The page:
Yak-152 to be produced at the Irkutsk aviation plant. Source: Sergei Mamontov / RIA Novosti
In 2015 the Irkutsk Aviation Plant will launch two samples of the light Yak-152 trainer. Developed by the expert Yakovlev Design Bureau, which is part of the Irkut Corporation, the new trainer is destined for primary pilot preparation. The "flying desk" will be tested in 2016, after which it will go into serial production.
For initial training, the Yak-152 plans to use flight professionals from the air force academies. "In the first years of training, students will learn to fly with instructors, they will learn how to execute a simple flight known as the 'pancake' and then land," a Russian Defense Ministry spokesman told RIR. "The training will show if the student is capable of continuing flying."
According to the spokesman, the Yak-152 will help future pilots carry out highly skilled maneuvers and obtain experience with nocturnal flights and flights in difficult meteorological conditions. That is why the new trainer will be supplied with state of the art navigation equipment, as well as the CKC-94M emergency escape system.
The Russian Defense Ministry says that not only future fighter and fighter-bomber pilots will train with the Yak-152, but also commanders, as well as co-pilots flying bombers, military transportation planes and even helicopters.
"After acquiring the initial skills flying the Yak-152, students will then move on to specialized trainers," explained the defense spokesman. "For example, students wishing to fly the Su-35, the T-50 and even the fighter-bomber Su-34 will first train with the Yak-130. Pilots flying the Tu-22M and Tu-160 bombers will first hone their skills on the specially modified passenger Tu-134UBL plane."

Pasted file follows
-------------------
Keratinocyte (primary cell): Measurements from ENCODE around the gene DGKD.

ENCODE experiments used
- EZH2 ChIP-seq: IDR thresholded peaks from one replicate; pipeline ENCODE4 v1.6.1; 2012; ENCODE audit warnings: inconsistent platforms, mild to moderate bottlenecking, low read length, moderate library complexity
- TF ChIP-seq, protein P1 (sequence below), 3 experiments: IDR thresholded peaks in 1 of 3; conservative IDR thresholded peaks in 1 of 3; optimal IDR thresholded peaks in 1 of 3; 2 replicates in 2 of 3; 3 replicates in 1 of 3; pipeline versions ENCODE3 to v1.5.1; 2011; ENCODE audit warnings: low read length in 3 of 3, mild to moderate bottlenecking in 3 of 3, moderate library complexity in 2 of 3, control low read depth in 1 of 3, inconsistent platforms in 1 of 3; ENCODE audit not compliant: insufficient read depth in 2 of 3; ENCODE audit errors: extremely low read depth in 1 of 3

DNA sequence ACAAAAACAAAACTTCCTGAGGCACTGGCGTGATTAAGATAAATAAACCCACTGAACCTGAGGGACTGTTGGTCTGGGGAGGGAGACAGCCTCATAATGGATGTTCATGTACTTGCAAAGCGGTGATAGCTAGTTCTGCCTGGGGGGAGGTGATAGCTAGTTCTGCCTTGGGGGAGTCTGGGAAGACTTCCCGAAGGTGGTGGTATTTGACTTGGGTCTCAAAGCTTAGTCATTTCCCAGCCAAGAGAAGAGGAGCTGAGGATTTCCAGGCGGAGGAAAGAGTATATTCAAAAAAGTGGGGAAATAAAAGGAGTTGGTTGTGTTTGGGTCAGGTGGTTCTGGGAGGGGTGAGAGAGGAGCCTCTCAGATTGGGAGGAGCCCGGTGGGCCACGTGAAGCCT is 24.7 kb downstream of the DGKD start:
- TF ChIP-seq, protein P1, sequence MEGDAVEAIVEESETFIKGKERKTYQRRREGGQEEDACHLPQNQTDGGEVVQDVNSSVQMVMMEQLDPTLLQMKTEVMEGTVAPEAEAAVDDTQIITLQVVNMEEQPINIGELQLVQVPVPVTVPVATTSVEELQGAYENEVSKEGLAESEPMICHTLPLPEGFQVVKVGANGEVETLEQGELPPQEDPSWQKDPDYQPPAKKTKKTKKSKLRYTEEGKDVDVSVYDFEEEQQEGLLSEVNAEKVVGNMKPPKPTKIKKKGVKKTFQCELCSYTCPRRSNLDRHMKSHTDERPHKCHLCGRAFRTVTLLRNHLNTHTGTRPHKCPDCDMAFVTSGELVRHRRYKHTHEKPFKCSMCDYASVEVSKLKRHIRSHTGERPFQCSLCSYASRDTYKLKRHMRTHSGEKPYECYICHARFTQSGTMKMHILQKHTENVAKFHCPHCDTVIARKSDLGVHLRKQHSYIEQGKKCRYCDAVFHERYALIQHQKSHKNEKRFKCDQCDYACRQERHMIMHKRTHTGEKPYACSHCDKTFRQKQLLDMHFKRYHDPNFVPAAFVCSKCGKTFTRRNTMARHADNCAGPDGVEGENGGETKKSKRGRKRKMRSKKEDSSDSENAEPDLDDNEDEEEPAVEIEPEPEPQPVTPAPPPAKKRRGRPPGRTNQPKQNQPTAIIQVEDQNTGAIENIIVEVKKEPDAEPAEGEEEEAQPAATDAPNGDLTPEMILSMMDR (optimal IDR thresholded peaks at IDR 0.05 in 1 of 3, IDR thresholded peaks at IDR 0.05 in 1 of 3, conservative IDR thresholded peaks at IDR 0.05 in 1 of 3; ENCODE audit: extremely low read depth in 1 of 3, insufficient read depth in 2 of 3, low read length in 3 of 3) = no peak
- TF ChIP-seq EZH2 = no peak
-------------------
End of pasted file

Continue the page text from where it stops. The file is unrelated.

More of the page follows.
Light attack planes and trainers: Demand grows
The light training planes segment is currently going through a phase of active development. There is a lot of competition between the Brazilian Tukano and Super Tukano, as well as the Swiss PC-7 and PC-9 produced by the Pilatus Company. Many aviation construction companies are also developing and producing light trainers.
Remarkably, in the beginning of the 2000s American Beechcraft bought the license from Swiss manufacturers to build its own PC-9s. The plane was then renamed as the T-6B Texan-2 and is now used for training pilots not only in the U.S. Air Force and Navy, but also in Canada, Israel, Germany and even New Zealand.
Meanwhile, in many countries light trainers are used as attack aircraft. In particular, the Columbian Air Force has often used the Super Tukano to launch effective strikes against narcotics bases and rebel organizations.
"Now, as we see, thanks to the targeting pods and the various on-board equipment for dropping satellite-guided bombs, such as the American JDAM, the trainers are becoming an inexpensive alternative to attack aircraft, capable of hitting targets without being vulnerable to anti-aircraft systems," says Anton Lavrov, independent military expert and co-author of the book The New Russian Army.
“Most rebels can defend themselves during attacks from the sky with only the MANPADS (man-portable air defense systems) and firearms."
For now it is difficult to estimate the export potential of the new Russian plane, especially since its flight and technical characteristics are still unknown. However, it will certainly arouse interest among the nations that are regular purchasers of Russian aviation technology.
The Yak-152, besides its primary task of training pilots, could also serve as a relatively inexpensive anti-insurgency attack plane, for which there is already a big demand.
Yakovlev's deputy general director of test flying, test pilot Roman Taskayev, told the ITAR-TASS news agency that "these planes should be built in great numbers and they should not be too expensive." It is the low price that must serve as the Yak-152's competitive edge on the foreign market.
According to a representative of the Russian aviation industry, the Irkutsk aviation plant is now preparing construction facilities in order to begin production of the Yak-152. Interestingly enough, the new trainer will use an uncommon engine for airplane construction, a 400-horsepower diesel.
The Irkutsk Aviation Plant is now receiving the technical documentation for the new plane. If everything goes as planned, by the end of the year the plant will have already produced the first construction elements, as well as the new trainer's components and assemblies.
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